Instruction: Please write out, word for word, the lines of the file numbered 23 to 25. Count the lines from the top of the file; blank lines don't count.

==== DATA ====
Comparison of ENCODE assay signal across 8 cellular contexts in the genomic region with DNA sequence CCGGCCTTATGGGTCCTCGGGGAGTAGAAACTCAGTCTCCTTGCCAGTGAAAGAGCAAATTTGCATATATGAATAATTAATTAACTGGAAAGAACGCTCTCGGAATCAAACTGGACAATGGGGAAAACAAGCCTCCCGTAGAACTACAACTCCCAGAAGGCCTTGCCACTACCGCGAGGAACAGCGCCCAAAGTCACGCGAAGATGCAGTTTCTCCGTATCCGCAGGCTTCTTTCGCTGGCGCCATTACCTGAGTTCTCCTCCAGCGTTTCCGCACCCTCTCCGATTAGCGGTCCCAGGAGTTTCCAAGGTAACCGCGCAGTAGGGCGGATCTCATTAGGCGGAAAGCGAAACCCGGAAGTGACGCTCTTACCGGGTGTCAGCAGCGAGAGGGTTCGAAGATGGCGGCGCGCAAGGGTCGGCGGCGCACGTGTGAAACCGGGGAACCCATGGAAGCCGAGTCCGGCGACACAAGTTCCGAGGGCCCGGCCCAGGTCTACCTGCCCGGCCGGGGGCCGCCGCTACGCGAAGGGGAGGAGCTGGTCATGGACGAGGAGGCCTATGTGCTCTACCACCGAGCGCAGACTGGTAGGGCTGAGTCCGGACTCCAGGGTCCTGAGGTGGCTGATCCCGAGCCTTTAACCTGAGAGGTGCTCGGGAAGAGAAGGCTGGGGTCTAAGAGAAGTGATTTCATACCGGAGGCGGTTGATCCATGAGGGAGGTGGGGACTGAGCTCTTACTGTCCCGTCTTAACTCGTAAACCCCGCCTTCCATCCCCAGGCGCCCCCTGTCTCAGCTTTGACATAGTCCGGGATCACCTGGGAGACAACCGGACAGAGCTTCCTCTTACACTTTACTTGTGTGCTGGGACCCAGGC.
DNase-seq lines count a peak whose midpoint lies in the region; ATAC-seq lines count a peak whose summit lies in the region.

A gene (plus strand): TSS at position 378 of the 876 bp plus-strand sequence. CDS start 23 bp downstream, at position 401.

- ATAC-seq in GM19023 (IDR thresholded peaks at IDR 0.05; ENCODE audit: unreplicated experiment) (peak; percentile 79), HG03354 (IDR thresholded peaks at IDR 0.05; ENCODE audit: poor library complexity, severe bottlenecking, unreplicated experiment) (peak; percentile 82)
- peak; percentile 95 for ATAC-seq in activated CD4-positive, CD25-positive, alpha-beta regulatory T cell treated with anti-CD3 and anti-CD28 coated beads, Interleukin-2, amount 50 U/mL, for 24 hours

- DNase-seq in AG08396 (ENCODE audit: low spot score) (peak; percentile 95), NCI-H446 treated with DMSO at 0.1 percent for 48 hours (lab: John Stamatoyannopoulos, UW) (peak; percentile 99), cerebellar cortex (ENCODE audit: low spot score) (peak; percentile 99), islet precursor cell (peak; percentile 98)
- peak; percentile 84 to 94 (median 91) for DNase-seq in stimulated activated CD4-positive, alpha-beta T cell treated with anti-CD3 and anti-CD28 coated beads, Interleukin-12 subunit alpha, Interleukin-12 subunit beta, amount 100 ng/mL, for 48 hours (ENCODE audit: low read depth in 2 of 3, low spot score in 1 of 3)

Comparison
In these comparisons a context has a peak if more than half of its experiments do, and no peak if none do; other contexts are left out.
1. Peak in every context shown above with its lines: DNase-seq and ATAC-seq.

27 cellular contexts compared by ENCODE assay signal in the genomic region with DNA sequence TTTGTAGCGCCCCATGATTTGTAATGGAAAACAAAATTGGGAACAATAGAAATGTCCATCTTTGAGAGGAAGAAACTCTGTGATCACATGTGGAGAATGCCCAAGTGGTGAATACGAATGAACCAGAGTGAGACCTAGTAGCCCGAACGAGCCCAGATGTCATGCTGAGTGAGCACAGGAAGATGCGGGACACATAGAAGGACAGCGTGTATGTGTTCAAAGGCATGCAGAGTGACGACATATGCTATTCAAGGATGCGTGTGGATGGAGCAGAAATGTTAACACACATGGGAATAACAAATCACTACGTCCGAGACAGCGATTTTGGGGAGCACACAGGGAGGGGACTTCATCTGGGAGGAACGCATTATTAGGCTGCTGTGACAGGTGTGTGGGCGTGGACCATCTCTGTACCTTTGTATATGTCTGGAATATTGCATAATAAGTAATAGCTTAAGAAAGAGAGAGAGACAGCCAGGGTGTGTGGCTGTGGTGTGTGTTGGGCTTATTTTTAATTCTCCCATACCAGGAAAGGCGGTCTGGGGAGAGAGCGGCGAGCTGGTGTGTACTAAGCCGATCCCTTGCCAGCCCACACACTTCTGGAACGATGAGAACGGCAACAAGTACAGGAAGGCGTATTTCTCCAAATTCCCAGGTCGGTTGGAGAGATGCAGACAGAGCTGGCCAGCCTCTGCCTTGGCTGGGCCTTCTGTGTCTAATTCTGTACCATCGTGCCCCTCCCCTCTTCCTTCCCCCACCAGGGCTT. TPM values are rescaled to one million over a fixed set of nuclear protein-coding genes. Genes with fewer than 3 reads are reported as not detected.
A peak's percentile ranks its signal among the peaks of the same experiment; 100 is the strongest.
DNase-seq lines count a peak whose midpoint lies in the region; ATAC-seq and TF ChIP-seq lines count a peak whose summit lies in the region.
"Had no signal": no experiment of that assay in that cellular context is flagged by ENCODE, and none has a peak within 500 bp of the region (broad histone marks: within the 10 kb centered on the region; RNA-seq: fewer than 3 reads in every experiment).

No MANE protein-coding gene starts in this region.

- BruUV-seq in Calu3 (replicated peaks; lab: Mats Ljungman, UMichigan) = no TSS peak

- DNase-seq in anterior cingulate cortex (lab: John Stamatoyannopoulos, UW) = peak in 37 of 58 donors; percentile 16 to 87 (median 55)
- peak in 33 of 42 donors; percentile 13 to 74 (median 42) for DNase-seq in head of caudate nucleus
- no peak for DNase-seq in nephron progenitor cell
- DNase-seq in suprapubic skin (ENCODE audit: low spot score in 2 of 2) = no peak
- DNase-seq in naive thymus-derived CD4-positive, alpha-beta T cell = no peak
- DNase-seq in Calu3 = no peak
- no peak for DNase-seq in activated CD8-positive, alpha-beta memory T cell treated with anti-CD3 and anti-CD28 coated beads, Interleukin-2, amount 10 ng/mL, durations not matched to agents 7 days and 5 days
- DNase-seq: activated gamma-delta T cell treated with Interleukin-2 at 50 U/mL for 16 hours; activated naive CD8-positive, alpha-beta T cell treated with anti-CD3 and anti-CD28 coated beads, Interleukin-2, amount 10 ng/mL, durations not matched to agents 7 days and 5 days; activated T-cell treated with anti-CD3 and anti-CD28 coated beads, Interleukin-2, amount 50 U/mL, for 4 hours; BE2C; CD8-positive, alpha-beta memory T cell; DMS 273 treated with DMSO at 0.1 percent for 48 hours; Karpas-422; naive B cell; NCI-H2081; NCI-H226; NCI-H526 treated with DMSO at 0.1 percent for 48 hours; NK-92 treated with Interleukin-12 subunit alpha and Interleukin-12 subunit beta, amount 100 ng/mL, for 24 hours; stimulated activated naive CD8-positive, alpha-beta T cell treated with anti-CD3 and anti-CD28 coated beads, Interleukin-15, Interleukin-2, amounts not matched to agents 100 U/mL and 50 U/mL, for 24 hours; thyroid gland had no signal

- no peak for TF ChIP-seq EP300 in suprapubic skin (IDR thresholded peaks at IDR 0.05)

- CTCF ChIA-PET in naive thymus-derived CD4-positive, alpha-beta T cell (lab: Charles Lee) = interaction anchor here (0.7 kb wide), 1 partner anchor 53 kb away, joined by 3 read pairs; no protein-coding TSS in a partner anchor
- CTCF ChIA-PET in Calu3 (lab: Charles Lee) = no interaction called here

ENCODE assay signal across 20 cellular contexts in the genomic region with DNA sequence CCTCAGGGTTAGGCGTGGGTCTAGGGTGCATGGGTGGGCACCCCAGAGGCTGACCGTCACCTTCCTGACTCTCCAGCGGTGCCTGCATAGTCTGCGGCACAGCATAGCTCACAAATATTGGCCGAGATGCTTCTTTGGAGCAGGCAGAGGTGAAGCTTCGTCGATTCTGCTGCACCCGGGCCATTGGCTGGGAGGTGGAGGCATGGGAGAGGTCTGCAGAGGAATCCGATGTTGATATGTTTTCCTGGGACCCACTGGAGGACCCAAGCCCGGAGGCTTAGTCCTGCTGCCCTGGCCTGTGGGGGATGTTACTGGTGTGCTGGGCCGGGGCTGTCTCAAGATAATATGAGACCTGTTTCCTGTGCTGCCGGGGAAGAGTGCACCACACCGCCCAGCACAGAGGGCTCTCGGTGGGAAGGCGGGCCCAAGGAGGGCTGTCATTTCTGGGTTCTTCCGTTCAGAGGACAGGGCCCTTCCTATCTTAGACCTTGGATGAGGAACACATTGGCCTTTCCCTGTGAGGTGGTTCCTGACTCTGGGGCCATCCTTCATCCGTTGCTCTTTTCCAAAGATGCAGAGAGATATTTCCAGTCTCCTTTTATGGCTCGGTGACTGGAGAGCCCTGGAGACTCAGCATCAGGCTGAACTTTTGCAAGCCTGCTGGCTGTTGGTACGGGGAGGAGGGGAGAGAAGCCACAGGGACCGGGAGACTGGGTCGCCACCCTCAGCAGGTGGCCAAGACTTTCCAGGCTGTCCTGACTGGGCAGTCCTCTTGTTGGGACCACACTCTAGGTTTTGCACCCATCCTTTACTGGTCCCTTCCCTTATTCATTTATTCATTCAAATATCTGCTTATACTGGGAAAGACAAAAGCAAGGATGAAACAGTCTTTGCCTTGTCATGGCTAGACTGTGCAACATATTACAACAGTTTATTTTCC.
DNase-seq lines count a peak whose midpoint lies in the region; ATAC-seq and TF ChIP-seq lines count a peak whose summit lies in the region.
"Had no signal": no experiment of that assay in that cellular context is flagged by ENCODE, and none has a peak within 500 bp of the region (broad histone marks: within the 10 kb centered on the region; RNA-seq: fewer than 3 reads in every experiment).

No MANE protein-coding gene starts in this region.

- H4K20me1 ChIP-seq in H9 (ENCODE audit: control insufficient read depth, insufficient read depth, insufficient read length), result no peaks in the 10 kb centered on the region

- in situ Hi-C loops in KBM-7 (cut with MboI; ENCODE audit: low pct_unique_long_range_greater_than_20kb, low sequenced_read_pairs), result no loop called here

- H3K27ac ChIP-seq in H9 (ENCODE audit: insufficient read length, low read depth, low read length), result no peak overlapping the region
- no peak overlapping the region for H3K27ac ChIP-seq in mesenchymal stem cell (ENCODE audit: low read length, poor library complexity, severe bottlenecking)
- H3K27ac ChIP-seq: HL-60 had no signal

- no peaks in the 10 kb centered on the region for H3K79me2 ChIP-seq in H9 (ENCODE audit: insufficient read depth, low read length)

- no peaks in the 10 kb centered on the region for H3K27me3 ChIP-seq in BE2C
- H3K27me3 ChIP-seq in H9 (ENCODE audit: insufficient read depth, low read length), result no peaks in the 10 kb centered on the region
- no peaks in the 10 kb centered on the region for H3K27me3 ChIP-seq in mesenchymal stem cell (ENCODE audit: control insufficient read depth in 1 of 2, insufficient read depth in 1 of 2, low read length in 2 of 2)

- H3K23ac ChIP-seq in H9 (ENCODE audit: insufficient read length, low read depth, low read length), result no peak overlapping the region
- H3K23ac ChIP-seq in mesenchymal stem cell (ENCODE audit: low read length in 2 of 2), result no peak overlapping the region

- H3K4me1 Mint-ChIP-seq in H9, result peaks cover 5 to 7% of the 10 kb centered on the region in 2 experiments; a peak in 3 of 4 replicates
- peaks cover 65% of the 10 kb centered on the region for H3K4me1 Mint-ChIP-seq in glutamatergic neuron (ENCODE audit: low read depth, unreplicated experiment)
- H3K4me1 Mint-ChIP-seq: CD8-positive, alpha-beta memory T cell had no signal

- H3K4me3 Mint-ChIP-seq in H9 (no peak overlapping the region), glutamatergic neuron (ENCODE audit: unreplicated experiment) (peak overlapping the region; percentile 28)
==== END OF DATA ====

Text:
- no peak for DNase-seq in activated CD8-positive, alpha-beta memory T cell treated with anti-CD3 and anti-CD28 coated beads, Interleukin-2, amount 10 ng/mL, durations not matched to agents 7 days and 5 days
- DNase-seq: activated gamma-delta T cell treated with Interleukin-2 at 50 U/mL for 16 hours; activated naive CD8-positive, alpha-beta T cell treated with anti-CD3 and anti-CD28 coated beads, Interleukin-2, amount 10 ng/mL, durations not matched to agents 7 days and 5 days; activated T-cell treated with anti-CD3 and anti-CD28 coated beads, Interleukin-2, amount 50 U/mL, for 4 hours; BE2C; CD8-positive, alpha-beta memory T cell; DMS 273 treated with DMSO at 0.1 percent for 48 hours; Karpas-422; naive B cell; NCI-H2081; NCI-H226; NCI-H526 treated with DMSO at 0.1 percent for 48 hours; NK-92 treated with Interleukin-12 subunit alpha and Interleukin-12 subunit beta, amount 100 ng/mL, for 24 hours; stimulated activated naive CD8-positive, alpha-beta T cell treated with anti-CD3 and anti-CD28 coated beads, Interleukin-15, Interleukin-2, amounts not matched to agents 100 U/mL and 50 U/mL, for 24 hours; thyroid gland had no signal

- no peak for TF ChIP-seq EP300 in suprapubic skin (IDR thresholded peaks at IDR 0.05)